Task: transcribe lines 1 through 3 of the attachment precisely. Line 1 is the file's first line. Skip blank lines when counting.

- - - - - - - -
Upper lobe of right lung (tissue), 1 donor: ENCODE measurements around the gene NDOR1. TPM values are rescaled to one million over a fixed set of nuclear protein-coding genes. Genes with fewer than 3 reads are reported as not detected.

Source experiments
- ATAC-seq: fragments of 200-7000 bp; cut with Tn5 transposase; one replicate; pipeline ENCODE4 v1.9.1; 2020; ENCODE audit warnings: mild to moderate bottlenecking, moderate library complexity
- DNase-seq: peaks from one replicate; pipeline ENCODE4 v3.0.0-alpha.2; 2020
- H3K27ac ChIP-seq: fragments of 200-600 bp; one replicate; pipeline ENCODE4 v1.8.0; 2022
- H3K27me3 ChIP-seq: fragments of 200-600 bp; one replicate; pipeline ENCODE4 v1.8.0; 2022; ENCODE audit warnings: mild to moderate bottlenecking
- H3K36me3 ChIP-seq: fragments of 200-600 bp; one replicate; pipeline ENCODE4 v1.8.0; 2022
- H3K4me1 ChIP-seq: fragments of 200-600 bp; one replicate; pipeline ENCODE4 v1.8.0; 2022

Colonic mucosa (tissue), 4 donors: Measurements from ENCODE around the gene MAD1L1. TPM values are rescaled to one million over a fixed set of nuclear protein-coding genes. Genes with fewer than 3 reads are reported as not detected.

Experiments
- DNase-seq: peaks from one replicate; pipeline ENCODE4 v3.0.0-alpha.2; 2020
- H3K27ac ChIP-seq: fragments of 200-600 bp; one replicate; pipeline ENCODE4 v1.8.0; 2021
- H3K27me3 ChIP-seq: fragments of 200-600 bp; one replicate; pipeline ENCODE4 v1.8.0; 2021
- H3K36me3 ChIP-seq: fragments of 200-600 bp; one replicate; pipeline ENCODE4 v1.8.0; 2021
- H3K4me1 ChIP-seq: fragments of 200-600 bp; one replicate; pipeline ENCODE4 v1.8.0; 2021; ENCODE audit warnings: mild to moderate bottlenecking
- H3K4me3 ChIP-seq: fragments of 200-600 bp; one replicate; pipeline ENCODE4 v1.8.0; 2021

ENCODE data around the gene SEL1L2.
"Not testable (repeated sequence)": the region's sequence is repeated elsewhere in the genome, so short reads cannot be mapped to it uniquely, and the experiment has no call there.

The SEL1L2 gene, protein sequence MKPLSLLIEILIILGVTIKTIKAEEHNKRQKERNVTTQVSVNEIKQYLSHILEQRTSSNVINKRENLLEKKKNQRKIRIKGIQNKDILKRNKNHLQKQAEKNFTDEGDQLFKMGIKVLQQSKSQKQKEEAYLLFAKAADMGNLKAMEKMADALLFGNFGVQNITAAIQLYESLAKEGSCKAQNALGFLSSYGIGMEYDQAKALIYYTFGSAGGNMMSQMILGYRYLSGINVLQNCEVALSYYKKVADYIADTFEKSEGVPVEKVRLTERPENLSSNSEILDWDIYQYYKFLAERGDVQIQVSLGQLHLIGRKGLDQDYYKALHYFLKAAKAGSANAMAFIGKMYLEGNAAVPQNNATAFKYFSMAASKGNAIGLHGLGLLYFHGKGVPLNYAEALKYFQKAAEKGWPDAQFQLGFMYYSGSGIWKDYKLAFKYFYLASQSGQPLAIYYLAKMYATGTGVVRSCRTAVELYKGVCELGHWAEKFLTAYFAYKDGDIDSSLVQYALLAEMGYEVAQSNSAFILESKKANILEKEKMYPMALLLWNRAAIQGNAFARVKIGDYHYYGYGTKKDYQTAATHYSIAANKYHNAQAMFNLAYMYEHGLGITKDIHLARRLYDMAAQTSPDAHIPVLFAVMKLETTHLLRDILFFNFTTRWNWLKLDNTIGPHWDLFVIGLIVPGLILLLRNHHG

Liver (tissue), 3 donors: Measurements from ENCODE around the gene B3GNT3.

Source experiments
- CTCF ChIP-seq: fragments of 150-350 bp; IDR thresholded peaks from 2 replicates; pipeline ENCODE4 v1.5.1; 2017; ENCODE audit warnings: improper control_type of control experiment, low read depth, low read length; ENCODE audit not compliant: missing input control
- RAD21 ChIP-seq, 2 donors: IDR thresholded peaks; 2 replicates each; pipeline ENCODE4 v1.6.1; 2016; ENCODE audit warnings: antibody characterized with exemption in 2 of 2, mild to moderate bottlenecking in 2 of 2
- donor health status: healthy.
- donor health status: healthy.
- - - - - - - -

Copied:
Upper lobe of right lung (tissue), 1 donor: ENCODE measurements around the gene NDOR1. TPM values are rescaled to one million over a fixed set of nuclear protein-coding genes. Genes with fewer than 3 reads are reported as not detected.

Source experiments
- ATAC-seq: fragments of 200-7000 bp; cut with Tn5 transposase; one replicate; pipeline ENCODE4 v1.9.1; 2020; ENCODE audit warnings: mild to moderate bottlenecking, moderate library complexity